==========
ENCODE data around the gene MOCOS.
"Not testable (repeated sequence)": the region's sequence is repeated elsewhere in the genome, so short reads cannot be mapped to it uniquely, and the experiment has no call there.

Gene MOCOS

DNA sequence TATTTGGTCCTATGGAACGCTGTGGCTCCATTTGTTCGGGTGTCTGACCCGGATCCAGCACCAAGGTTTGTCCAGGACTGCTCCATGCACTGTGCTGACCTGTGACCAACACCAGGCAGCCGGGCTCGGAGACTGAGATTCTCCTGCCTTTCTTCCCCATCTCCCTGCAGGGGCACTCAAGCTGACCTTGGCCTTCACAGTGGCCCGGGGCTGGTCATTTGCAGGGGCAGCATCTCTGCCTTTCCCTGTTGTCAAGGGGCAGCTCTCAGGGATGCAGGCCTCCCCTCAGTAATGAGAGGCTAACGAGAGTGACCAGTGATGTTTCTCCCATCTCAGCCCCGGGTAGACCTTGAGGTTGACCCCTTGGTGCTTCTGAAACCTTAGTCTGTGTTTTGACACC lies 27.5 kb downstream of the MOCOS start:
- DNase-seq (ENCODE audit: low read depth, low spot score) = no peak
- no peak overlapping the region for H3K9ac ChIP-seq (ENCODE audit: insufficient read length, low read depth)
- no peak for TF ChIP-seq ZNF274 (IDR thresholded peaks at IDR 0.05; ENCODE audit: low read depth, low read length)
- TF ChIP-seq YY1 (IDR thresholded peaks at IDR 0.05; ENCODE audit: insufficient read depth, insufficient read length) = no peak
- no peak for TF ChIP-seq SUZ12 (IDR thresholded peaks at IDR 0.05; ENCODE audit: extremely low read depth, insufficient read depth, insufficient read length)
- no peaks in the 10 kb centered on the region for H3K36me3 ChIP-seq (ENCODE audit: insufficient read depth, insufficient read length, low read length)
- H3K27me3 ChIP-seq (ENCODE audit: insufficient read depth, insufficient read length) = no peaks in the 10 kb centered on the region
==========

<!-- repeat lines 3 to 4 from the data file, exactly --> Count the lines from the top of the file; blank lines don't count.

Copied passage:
Gene MOCOS

DNA sequence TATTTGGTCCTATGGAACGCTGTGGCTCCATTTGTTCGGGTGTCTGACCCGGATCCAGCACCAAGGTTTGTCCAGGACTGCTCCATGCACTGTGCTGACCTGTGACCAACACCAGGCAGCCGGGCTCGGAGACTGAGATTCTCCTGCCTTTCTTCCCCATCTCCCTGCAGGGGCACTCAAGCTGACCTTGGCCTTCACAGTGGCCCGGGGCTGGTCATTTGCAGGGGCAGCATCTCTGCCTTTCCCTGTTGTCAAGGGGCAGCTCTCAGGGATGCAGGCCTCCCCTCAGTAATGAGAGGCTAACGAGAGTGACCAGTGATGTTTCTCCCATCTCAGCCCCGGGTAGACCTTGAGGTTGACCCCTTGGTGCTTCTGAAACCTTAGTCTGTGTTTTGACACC lies 27.5 kb downstream of the MOCOS start: